* * * So, ever since we had an incident last month (or maybe the month before, I don’t remember) with a neighborhood cat getting into our house, we’ve started shutting the cat door at night. Usually, Fancypants comes into the house sometime between 7:30 and 9, and when Fred hears him come in, he goes and shuts the door so no one else can go in or out. I’ve been saying that one night Fancypants wouldn’t bother to come home, and Fred would have to decide whether to lock him out all night, or leave the cat door open. Last night was that night. At 9:00, when Fancypants hadn’t come back through the door, Fred went out into the yard and called for him. We went upstairs to read, and Fred came back downstairs to check for him a couple of times, then closed the cat door. Before going to bed, Fred checked the yard a few more times, but Fancypants was never out there. I checked myself a few times before I went to sleep, and again he was never around. He finally moseyed into the house sometime this morning to get some food, and then left again, and I haven’t seen him since. I suspect he’s either got a girlfriend (one who doesn’t mind that he’s neutered), or he’s found a family he likes better. Fred’s mostly worried about the fact that Fancypants is declawed in the front and can’t defend himself, and he’s also the most aggressive of our cats, so if he picks a fight with the wrong cat (or dog), he’ll get his ass kicked. As much as I want to boot Fancypants in the butt sometimes for his carpet-shitting chair-peeing ways, I do worry about him, too. I know that we could just keep the cat door closed all the time, but I don’t think it’s fair to the other cats, who like to go out and sit in the yard during the day. If they could all jump the fence, it’d be one thing, but clearly Fancypants is the only one who’s light enough to do it. Damn cats. They sure do like to make me worry.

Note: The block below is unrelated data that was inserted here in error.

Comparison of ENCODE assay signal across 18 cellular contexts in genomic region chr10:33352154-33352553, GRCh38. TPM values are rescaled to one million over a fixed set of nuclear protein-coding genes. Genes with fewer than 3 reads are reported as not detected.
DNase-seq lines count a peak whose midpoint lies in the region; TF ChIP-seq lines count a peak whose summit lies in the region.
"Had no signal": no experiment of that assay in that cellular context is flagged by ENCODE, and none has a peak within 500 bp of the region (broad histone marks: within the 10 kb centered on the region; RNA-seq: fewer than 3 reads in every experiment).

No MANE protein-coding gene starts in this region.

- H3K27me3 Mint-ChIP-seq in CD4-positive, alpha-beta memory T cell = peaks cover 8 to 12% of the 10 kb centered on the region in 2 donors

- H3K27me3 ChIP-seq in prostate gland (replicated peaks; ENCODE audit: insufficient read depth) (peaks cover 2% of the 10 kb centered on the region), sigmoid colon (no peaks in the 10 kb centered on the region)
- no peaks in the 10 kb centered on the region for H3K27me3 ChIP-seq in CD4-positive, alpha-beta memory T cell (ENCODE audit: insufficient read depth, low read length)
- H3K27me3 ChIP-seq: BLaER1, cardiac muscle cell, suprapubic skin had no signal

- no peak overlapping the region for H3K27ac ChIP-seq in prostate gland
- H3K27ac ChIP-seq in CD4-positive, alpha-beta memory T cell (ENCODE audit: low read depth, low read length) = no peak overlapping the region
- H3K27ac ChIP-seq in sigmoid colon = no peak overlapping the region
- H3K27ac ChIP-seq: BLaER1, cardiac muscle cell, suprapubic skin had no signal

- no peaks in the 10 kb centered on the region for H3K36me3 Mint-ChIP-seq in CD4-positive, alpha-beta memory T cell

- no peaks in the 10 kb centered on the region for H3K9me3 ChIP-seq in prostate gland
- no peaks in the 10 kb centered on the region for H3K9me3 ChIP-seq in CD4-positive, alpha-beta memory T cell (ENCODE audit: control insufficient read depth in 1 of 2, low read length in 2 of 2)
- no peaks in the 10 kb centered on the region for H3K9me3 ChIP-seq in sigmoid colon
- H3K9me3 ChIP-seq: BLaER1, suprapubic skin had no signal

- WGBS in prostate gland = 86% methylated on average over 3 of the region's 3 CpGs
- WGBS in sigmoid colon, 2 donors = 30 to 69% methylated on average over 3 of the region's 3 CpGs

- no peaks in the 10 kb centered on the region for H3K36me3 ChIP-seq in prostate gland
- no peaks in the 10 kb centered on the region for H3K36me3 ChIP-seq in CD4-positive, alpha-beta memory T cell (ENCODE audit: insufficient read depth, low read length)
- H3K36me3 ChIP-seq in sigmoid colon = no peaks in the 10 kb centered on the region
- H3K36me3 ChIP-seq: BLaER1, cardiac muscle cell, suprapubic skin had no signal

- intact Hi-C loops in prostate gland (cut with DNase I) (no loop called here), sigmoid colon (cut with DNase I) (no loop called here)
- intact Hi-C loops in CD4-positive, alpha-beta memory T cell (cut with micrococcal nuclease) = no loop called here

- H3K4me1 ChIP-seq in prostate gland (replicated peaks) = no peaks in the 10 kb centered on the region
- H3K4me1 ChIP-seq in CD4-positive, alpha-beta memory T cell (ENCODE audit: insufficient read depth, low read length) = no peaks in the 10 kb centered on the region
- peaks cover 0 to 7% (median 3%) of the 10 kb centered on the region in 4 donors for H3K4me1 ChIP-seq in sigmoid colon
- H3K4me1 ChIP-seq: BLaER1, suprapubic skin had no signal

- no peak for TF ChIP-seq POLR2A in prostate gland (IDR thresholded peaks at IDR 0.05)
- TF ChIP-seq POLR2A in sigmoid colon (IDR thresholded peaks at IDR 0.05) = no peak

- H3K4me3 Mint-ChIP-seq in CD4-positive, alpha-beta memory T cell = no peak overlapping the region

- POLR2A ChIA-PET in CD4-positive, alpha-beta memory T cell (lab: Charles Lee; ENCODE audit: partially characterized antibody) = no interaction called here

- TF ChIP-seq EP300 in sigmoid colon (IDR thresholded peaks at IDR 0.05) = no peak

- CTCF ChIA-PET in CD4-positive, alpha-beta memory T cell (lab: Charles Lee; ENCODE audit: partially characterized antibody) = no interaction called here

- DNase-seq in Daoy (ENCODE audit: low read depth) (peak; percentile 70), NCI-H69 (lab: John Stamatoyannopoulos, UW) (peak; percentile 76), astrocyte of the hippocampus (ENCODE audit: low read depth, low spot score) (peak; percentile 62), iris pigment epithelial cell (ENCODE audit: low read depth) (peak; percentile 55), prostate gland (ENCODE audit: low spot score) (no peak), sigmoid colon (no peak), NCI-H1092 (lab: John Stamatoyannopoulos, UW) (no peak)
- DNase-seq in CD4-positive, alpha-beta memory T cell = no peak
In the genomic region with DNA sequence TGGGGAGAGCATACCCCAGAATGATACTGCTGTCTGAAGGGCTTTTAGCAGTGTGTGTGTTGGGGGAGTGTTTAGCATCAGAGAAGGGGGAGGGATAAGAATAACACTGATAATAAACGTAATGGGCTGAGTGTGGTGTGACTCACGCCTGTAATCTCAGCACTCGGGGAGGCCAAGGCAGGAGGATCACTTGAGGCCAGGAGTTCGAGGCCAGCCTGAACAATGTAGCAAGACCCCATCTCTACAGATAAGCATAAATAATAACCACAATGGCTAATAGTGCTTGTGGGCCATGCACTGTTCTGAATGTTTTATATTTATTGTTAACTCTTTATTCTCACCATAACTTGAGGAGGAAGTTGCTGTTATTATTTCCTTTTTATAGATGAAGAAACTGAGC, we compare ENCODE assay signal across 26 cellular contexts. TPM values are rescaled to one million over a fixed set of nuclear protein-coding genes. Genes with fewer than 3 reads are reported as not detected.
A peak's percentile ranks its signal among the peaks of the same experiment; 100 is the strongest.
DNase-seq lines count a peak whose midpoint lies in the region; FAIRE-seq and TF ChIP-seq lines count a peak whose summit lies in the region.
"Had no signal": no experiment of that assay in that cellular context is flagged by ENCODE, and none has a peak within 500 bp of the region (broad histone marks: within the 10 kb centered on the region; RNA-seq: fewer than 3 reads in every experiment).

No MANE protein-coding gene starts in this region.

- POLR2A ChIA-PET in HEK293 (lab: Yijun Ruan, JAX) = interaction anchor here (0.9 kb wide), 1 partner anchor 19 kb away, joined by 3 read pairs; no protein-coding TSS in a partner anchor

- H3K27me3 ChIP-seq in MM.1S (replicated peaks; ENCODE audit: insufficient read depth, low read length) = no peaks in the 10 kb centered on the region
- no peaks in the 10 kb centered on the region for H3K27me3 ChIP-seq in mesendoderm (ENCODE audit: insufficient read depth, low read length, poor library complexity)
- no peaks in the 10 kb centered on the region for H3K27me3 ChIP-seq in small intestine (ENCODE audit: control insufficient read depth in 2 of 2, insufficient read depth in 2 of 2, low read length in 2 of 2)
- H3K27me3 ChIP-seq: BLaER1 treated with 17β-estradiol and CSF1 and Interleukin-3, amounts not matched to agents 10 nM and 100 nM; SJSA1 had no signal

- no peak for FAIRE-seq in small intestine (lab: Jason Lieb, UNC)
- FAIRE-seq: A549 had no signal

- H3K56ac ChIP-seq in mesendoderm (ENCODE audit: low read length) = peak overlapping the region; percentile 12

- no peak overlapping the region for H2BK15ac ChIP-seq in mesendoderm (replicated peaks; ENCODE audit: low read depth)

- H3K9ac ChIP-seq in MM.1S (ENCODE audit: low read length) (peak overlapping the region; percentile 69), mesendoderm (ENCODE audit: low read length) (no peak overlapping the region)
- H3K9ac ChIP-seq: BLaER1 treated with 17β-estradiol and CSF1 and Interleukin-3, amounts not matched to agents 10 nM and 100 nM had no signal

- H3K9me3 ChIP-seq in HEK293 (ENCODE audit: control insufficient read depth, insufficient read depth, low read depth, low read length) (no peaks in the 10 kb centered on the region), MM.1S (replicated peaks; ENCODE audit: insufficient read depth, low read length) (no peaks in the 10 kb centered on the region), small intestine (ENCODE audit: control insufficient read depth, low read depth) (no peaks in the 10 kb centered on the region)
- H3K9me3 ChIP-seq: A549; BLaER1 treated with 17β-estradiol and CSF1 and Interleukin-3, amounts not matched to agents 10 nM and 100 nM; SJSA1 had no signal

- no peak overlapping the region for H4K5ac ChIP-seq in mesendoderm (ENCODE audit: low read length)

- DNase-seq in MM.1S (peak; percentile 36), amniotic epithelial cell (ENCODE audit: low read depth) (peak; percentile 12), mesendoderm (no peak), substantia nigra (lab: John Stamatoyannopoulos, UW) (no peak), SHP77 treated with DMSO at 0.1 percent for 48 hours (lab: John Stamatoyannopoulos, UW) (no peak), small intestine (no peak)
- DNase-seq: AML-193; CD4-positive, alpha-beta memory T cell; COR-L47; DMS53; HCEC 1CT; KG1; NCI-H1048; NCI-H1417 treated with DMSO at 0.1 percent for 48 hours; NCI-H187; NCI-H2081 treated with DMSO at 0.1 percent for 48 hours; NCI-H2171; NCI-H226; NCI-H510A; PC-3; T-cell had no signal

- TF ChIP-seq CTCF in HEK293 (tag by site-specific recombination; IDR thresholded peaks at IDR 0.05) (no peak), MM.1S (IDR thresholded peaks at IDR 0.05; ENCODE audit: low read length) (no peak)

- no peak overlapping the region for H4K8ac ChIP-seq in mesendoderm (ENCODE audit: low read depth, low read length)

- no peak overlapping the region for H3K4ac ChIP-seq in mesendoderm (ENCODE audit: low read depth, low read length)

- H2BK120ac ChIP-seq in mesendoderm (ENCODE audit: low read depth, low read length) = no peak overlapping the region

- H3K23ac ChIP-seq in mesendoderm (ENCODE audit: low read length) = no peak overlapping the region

* * *
Fred was flipping around the news channels last night, and I was reading a magazine, looking up from time to time. On either Fox News or CNN, Harlan Ullman, the author of Shock and Awe: Achieving Rapid Dominance (one of the authors, I guess I should say) was being interviewed. I half-listened to the interview and a moment before Fred changed the channel, he said something about the American bombing runs. My mind whirred and processed what I’d heard. I put down my magazine, my eyes wide. “‘The boldness and bodaciousness of the American bombing runs’?!” I repeated what I’d heard. Fred laughed. “Boldness and audaciousness,” he corrected. I think I like my version better.]]>